One of the high schools nearby decided to do The King and I for this year’s musical. I raised an eyebrow at this; the school is at least 90% white. The play is problematic at best (it’s never performed in Thailand), but when it’s performed by a bunch of white people, that crosses all the lines. I do think the standards are different, maybe, for a high school, but I still don’t think it was a great choice.
I’ve been asking around a little bit, and the consensus about the production is that it was “as respectful as possible,” and I am sure that’s true. They had a Thai alumnus of the school consulting and even bringing costume pieces from Bangkok. They didn’t wig the children or, from what I could tell in production photos, mess with their eyes to look more Asian.
I’m sure it couldn’t have been more respectful and yet, it’s not like there is a dearth of plays about white people. Or plays that aren’t about racism (which this one definitely is).
My plan was to be respectfully silent on the whole thing, as it’s not a school where I work anymore, and I’m sure they were doing the best they could. I wasn’t planning to see it, but I also wasn’t planning on telling anybody else not to. But then Silas’ friend invited him to go see it, and I didn’t want to say no–and I wasn’t able to prepare Silas with my concerns, either. So off they went to what was, by all accounts, an excellent production. The show ran over three hours, and they behaved more or less throughout it.
When they got home, I asked Silas what the play was about. His summary killed me:
“There was this guy who had a lot of patriarchy, and this lady came and smashed it for him.”
This is …. a pretty legit interpretation. When the racism is made less obvious by a cast full of white people and the colonialism is dulled by being eight years old and having only the most vague understanding of this bit of history, what’s left is the patriarchy.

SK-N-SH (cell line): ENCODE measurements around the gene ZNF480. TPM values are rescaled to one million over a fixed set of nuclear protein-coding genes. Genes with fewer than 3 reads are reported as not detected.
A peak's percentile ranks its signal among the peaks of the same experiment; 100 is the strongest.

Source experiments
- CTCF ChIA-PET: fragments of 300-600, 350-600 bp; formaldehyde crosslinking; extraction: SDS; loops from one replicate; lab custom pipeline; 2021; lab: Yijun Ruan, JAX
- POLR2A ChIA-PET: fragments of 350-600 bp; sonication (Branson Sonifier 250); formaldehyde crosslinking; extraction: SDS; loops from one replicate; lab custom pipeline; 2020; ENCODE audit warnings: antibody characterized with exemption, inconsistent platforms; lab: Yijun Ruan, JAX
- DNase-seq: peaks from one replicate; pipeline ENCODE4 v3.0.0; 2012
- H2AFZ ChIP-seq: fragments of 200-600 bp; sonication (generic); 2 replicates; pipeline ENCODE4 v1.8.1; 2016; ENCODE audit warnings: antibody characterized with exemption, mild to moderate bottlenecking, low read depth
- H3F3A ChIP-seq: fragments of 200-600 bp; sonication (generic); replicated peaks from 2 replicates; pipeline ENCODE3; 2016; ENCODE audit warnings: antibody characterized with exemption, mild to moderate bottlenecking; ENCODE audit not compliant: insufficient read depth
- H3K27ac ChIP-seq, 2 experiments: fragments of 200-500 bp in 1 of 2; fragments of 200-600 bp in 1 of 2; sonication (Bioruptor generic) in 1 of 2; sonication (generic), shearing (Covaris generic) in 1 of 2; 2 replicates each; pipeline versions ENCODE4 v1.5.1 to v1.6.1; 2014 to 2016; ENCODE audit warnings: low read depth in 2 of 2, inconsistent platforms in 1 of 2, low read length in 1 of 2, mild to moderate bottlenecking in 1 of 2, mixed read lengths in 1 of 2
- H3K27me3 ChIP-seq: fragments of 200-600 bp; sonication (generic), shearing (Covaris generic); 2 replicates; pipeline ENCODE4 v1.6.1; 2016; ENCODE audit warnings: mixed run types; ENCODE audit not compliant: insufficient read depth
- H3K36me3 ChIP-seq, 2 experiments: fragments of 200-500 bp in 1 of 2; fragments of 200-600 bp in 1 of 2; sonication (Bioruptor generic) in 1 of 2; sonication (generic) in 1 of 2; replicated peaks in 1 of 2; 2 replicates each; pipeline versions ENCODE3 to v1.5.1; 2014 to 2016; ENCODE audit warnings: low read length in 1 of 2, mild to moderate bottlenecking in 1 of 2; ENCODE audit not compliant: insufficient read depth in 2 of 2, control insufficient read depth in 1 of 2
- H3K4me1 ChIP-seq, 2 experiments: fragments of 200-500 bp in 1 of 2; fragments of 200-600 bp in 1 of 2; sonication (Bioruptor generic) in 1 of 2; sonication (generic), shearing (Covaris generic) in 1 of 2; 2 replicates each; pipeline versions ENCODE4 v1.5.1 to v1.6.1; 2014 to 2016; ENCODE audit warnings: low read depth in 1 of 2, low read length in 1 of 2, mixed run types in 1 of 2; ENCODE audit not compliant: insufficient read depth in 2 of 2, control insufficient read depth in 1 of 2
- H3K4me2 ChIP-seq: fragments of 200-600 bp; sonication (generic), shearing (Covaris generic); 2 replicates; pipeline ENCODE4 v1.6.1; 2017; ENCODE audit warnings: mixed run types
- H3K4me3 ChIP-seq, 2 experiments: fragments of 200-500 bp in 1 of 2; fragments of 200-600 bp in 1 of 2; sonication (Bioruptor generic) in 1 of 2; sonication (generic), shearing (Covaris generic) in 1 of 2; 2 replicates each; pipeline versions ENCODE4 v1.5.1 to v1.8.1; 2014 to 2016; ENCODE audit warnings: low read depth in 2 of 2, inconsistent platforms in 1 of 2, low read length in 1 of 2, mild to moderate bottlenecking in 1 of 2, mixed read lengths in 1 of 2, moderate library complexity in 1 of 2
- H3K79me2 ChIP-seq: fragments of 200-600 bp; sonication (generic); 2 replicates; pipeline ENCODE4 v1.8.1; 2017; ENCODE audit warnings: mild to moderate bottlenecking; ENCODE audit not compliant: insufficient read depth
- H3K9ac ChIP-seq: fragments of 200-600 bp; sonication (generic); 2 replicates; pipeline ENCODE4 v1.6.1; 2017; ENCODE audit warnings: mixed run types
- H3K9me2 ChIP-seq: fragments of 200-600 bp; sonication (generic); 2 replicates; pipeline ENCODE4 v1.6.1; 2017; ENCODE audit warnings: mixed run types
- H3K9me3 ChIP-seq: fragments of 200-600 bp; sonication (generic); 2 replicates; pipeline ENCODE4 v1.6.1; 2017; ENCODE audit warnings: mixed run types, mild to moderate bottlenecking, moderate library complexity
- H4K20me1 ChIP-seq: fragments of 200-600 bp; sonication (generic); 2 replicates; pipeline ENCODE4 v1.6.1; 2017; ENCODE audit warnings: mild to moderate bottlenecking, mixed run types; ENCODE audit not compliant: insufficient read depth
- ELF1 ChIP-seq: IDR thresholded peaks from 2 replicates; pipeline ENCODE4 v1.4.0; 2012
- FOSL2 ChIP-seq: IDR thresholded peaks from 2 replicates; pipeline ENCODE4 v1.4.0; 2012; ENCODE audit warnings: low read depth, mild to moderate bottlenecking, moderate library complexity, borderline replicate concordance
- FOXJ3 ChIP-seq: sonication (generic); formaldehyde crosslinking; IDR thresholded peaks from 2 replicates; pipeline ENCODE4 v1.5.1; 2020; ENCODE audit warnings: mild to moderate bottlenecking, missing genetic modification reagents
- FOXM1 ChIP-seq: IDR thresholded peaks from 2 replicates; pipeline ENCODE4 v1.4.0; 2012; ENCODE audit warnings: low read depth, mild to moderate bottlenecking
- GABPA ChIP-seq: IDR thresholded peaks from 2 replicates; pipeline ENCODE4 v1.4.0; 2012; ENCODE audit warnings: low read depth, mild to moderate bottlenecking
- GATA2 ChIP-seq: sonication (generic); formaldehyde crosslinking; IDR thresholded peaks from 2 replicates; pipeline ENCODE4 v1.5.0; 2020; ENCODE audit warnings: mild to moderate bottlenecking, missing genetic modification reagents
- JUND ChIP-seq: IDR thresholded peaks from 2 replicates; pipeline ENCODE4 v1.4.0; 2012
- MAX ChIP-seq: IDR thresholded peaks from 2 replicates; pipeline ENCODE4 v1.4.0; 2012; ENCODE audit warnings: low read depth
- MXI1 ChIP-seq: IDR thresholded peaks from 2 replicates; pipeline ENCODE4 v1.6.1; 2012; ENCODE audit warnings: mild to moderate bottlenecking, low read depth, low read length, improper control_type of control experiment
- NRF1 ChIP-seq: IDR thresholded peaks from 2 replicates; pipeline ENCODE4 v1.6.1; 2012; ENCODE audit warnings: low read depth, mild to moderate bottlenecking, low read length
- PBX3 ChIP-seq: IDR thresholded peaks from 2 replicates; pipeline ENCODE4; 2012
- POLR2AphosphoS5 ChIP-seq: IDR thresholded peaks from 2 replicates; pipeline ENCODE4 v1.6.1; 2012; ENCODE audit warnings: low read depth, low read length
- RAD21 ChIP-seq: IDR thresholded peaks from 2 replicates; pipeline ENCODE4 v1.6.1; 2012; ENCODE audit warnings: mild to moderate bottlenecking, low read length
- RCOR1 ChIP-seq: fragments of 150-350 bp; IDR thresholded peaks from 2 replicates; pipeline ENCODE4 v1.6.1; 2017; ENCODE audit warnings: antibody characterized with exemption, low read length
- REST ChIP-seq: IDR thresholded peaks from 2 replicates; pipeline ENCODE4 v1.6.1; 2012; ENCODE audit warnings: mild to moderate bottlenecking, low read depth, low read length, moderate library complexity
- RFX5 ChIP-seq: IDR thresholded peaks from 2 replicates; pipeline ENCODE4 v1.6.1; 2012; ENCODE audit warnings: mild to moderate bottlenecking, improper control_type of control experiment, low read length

He also had an interesting response to Tuptim’s story: “This one slave girl was given to him as a gift. Can you imagine giving a person as a present? Who does that?”
He also had this to say about the play-within-a-play (I promise, this is a direct quote, and my favorite part is that he thinks I haven’t ever seen a play-within-a-play):
“They staged this play–that is, the actors playing the characters were being in a play that was kind of inside of the play of The King and I. So it was like the characters were being actors and they were playing other characters. So it was a play about a slave who runs away from a wicked master, and the slave girl was planning to run away in real life. Well, not in real life, in the play. But not in the play in the play. She was trying to tell the king, metaphorically, that she was going to run away, but he was dumb and didn’t get it. Even though he watched the play. I mean, the character in the play–the actor was playing the character of the king, in the play, and the king was watching another play that was happening in the world of the play.”
So, I guess he got something out of it. And the music is beautiful, and the costumes were gorgeous, and some patriarchy got smashed, so. Win?